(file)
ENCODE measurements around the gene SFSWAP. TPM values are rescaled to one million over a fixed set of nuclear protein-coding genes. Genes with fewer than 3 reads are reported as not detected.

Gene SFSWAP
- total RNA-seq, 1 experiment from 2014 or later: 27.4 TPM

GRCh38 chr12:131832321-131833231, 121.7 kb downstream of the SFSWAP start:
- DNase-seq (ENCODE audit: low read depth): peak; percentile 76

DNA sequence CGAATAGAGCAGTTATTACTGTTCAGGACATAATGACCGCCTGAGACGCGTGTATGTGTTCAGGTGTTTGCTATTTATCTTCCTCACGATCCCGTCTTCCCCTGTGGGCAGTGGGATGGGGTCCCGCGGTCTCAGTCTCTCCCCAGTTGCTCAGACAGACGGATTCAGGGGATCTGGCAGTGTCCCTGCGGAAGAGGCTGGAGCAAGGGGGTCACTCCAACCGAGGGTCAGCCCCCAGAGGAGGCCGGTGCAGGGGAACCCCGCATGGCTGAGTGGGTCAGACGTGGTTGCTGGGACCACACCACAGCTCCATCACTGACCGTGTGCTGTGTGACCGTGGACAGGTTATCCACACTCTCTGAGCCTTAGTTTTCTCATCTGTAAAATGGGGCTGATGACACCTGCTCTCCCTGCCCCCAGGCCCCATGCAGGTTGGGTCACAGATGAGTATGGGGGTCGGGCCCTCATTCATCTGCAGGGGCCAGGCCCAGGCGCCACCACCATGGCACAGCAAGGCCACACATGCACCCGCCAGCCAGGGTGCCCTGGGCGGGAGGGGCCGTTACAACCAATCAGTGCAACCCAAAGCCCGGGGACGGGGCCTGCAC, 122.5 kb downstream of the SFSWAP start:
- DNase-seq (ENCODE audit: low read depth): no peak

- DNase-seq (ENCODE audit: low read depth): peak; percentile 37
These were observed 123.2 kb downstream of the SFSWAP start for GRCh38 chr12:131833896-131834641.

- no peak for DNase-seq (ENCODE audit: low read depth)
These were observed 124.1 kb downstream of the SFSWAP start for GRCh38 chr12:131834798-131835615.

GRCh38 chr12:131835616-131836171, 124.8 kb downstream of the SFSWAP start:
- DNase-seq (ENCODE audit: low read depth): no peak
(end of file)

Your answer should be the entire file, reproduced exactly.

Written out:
ENCODE measurements around the gene SFSWAP. TPM values are rescaled to one million over a fixed set of nuclear protein-coding genes. Genes with fewer than 3 reads are reported as not detected.

Gene SFSWAP
- total RNA-seq, 1 experiment from 2014 or later: 27.4 TPM

GRCh38 chr12:131832321-131833231, 121.7 kb downstream of the SFSWAP start:
- DNase-seq (ENCODE audit: low read depth): peak; percentile 76

DNA sequence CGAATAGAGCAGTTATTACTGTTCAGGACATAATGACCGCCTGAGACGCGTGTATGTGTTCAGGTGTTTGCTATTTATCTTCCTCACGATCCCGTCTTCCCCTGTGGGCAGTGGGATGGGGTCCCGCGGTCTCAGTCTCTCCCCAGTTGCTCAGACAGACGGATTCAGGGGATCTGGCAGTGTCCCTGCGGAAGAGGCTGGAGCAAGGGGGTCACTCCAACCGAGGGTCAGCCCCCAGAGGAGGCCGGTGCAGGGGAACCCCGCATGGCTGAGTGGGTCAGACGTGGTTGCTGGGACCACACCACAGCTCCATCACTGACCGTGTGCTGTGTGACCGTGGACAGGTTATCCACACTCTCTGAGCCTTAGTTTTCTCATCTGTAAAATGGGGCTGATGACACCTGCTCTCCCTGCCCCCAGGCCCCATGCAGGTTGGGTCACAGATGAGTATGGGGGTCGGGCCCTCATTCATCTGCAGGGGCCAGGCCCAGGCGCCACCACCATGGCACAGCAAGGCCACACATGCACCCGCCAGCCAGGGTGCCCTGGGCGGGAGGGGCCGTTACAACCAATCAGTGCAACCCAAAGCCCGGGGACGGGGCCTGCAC, 122.5 kb downstream of the SFSWAP start:
- DNase-seq (ENCODE audit: low read depth): no peak

- DNase-seq (ENCODE audit: low read depth): peak; percentile 37
These were observed 123.2 kb downstream of the SFSWAP start for GRCh38 chr12:131833896-131834641.

- no peak for DNase-seq (ENCODE audit: low read depth)
These were observed 124.1 kb downstream of the SFSWAP start for GRCh38 chr12:131834798-131835615.

GRCh38 chr12:131835616-131836171, 124.8 kb downstream of the SFSWAP start:
- DNase-seq (ENCODE audit: low read depth): no peak